The embed plan comes as thousands of American troops are heading into the
region along with an array of lethal hardware. The policy appears to mark a
dramatic U-turn in the Pentagon's rocky relationship with journalists who
have complained of being kept far from the troops in conflicts spanning the
past 20 years.
But the plan, which would place journalists with television and radio
networks, newspaper chains and smaller print outlets close to installations
with troops deploying to the Persian Gulf, falls short of the access
reporters had in Vietnam, the Korean conflict and World War II. Journalists
in those wars roamed the battlefield, but retired Gen. Wesley Clark said
those days are over.
"You have to be linked up to a unit, otherwise you'll get stranded," Clark,
who led the Kosovo air war as NATO's supreme allied commander, said today.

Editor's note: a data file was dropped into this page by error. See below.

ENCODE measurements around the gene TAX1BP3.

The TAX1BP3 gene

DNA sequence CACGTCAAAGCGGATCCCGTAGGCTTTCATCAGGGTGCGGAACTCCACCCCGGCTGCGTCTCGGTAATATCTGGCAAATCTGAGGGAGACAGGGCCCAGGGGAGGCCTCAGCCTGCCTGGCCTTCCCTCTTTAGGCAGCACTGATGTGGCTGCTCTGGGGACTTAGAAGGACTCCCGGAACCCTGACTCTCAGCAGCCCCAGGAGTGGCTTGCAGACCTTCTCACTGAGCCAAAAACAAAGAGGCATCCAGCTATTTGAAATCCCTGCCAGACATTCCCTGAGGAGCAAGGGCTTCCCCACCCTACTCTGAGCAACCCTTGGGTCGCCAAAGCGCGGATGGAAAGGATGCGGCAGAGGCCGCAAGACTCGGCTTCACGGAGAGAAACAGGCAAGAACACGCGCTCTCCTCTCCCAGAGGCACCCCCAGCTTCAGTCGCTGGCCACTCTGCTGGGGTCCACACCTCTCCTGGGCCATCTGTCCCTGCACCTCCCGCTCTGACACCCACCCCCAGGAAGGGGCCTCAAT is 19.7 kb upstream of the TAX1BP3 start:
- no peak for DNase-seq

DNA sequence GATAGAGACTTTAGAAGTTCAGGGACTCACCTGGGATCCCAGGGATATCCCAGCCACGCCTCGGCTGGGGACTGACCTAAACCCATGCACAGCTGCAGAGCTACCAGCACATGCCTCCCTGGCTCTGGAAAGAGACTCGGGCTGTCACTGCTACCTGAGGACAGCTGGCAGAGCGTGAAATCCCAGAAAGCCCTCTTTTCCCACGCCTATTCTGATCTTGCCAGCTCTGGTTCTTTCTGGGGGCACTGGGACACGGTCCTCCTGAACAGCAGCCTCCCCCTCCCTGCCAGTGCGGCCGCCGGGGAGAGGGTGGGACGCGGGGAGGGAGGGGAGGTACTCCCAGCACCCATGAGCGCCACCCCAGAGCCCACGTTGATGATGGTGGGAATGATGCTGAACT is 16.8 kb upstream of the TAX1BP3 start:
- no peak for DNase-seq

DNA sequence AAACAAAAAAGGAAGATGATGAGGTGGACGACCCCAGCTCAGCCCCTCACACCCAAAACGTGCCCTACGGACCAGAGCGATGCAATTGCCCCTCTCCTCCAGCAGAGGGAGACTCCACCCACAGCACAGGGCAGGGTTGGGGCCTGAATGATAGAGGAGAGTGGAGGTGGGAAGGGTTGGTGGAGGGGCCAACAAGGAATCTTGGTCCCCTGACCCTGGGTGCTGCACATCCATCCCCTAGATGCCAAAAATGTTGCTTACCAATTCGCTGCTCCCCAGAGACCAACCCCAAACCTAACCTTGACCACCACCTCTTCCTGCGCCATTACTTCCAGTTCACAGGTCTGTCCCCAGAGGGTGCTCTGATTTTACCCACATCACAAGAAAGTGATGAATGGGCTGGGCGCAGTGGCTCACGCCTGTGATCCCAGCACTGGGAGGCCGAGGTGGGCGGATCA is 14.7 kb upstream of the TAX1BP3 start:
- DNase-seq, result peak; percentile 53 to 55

"You're liable to get out in front of the forces and be put in place of
danger, so the embedding plan is the right way to go at least initially."
Whitman stressed that President Bush had made no decision about going to
war with Iraq and compared his efforts to develop an embed plan to the
Pentagon's massing of forces, calling it "prudent planning."
Most of the reporters embedded with military units would be from U.S.-based
media organizations, Whitman said, though some will come from overseas.
Larger media organizations, particularly television networks, are likely to
get more slots because of the variety of programs they offer, Whitman said,
adding, "It's going to be largely up to the various news organizations on
how they want to use their embed opportunities." Local television stations,
newspapers in areas where no troops are deploying and freelance reporters